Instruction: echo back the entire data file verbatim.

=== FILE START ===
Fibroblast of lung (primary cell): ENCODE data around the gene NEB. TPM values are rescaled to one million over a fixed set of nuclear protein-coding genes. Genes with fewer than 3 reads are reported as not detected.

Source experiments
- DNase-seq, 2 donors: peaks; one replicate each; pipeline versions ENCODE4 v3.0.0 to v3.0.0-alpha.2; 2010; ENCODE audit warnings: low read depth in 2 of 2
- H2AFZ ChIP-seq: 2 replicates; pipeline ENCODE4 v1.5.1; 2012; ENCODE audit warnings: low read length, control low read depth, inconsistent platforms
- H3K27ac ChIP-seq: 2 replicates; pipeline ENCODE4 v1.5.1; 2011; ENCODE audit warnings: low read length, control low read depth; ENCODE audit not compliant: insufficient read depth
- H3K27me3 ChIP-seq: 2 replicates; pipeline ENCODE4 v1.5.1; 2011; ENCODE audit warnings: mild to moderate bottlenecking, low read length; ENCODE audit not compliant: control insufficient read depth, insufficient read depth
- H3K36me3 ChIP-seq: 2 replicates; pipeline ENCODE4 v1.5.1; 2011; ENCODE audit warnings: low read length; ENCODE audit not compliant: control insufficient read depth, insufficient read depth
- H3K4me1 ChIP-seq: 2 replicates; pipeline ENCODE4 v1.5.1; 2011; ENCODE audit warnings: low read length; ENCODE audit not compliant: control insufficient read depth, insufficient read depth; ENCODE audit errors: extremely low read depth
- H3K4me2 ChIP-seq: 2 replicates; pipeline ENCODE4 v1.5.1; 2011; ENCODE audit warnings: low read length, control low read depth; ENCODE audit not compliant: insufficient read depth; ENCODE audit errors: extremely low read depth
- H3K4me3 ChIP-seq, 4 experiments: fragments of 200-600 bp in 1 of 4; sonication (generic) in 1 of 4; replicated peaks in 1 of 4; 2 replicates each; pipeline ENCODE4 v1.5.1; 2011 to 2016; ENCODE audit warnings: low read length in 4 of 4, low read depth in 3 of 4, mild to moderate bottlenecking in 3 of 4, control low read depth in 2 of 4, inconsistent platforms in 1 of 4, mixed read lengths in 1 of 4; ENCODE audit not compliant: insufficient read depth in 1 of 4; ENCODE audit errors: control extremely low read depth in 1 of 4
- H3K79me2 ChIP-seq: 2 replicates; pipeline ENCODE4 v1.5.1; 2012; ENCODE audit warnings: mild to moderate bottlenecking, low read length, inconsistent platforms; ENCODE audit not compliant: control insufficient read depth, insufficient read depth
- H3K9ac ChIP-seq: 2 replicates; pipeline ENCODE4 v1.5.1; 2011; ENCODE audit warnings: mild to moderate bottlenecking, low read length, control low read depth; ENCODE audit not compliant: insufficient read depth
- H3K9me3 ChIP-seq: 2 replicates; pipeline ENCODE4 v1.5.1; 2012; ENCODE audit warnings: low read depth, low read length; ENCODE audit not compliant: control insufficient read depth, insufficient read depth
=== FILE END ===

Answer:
Fibroblast of lung (primary cell): ENCODE data around the gene NEB. TPM values are rescaled to one million over a fixed set of nuclear protein-coding genes. Genes with fewer than 3 reads are reported as not detected.

Source experiments
- DNase-seq, 2 donors: peaks; one replicate each; pipeline versions ENCODE4 v3.0.0 to v3.0.0-alpha.2; 2010; ENCODE audit warnings: low read depth in 2 of 2
- H2AFZ ChIP-seq: 2 replicates; pipeline ENCODE4 v1.5.1; 2012; ENCODE audit warnings: low read length, control low read depth, inconsistent platforms
- H3K27ac ChIP-seq: 2 replicates; pipeline ENCODE4 v1.5.1; 2011; ENCODE audit warnings: low read length, control low read depth; ENCODE audit not compliant: insufficient read depth
- H3K27me3 ChIP-seq: 2 replicates; pipeline ENCODE4 v1.5.1; 2011; ENCODE audit warnings: mild to moderate bottlenecking, low read length; ENCODE audit not compliant: control insufficient read depth, insufficient read depth
- H3K36me3 ChIP-seq: 2 replicates; pipeline ENCODE4 v1.5.1; 2011; ENCODE audit warnings: low read length; ENCODE audit not compliant: control insufficient read depth, insufficient read depth
- H3K4me1 ChIP-seq: 2 replicates; pipeline ENCODE4 v1.5.1; 2011; ENCODE audit warnings: low read length; ENCODE audit not compliant: control insufficient read depth, insufficient read depth; ENCODE audit errors: extremely low read depth
- H3K4me2 ChIP-seq: 2 replicates; pipeline ENCODE4 v1.5.1; 2011; ENCODE audit warnings: low read length, control low read depth; ENCODE audit not compliant: insufficient read depth; ENCODE audit errors: extremely low read depth
- H3K4me3 ChIP-seq, 4 experiments: fragments of 200-600 bp in 1 of 4; sonication (generic) in 1 of 4; replicated peaks in 1 of 4; 2 replicates each; pipeline ENCODE4 v1.5.1; 2011 to 2016; ENCODE audit warnings: low read length in 4 of 4, low read depth in 3 of 4, mild to moderate bottlenecking in 3 of 4, control low read depth in 2 of 4, inconsistent platforms in 1 of 4, mixed read lengths in 1 of 4; ENCODE audit not compliant: insufficient read depth in 1 of 4; ENCODE audit errors: control extremely low read depth in 1 of 4
- H3K79me2 ChIP-seq: 2 replicates; pipeline ENCODE4 v1.5.1; 2012; ENCODE audit warnings: mild to moderate bottlenecking, low read length, inconsistent platforms; ENCODE audit not compliant: control insufficient read depth, insufficient read depth
- H3K9ac ChIP-seq: 2 replicates; pipeline ENCODE4 v1.5.1; 2011; ENCODE audit warnings: mild to moderate bottlenecking, low read length, control low read depth; ENCODE audit not compliant: insufficient read depth
- H3K9me3 ChIP-seq: 2 replicates; pipeline ENCODE4 v1.5.1; 2012; ENCODE audit warnings: low read depth, low read length; ENCODE audit not compliant: control insufficient read depth, insufficient read depth